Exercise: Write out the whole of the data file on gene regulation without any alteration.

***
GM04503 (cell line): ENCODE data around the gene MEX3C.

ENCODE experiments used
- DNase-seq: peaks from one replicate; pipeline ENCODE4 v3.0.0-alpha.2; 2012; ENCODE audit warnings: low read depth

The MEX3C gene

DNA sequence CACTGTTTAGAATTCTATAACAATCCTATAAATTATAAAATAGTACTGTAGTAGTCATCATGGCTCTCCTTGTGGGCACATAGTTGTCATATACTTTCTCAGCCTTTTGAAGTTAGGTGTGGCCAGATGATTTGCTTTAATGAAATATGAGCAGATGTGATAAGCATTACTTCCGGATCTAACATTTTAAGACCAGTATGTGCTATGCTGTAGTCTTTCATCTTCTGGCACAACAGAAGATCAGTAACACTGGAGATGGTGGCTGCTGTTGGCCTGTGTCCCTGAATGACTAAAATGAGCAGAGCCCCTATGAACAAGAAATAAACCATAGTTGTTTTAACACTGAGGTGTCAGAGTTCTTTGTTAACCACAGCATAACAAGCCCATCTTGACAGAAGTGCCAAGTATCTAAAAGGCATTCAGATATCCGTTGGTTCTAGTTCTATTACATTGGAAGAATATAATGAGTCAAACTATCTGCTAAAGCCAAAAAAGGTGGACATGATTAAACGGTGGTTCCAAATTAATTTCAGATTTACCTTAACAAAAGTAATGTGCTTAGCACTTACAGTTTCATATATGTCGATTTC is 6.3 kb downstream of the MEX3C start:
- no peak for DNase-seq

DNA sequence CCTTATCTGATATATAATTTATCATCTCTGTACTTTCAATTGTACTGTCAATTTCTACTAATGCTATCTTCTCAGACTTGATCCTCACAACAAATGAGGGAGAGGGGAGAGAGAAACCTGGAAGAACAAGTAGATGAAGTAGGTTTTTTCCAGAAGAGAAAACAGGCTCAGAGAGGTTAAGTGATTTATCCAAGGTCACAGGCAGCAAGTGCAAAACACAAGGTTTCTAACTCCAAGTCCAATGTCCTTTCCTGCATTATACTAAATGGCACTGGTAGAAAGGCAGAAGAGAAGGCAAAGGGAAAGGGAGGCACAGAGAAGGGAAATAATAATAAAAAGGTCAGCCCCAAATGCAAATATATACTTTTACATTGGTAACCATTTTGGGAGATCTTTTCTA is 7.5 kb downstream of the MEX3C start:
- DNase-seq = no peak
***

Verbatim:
GM04503 (cell line): ENCODE data around the gene MEX3C.

ENCODE experiments used
- DNase-seq: peaks from one replicate; pipeline ENCODE4 v3.0.0-alpha.2; 2012; ENCODE audit warnings: low read depth

The MEX3C gene

DNA sequence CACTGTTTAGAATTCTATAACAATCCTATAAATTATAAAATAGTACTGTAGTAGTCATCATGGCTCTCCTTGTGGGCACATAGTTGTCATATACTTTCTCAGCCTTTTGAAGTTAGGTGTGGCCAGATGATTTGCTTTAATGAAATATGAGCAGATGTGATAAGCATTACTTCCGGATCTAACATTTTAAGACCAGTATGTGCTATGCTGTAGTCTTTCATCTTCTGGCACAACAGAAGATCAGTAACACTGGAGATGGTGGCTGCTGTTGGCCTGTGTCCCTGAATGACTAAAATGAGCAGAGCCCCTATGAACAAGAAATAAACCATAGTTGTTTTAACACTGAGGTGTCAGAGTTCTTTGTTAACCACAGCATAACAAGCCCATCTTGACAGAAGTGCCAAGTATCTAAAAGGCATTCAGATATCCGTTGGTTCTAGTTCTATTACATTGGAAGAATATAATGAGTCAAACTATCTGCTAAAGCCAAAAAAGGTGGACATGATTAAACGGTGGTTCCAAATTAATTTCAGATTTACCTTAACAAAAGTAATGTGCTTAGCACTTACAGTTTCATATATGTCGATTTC is 6.3 kb downstream of the MEX3C start:
- no peak for DNase-seq

DNA sequence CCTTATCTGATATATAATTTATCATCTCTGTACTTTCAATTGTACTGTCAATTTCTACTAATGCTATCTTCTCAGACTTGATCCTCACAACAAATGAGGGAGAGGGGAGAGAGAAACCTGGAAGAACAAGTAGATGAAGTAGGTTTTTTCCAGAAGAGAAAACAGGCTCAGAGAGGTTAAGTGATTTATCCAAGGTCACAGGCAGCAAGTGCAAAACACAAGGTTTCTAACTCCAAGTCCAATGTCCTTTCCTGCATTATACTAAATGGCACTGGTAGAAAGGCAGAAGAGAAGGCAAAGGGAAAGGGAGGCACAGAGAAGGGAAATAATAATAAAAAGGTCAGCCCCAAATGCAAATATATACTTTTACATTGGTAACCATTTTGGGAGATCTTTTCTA is 7.5 kb downstream of the MEX3C start:
- DNase-seq = no peak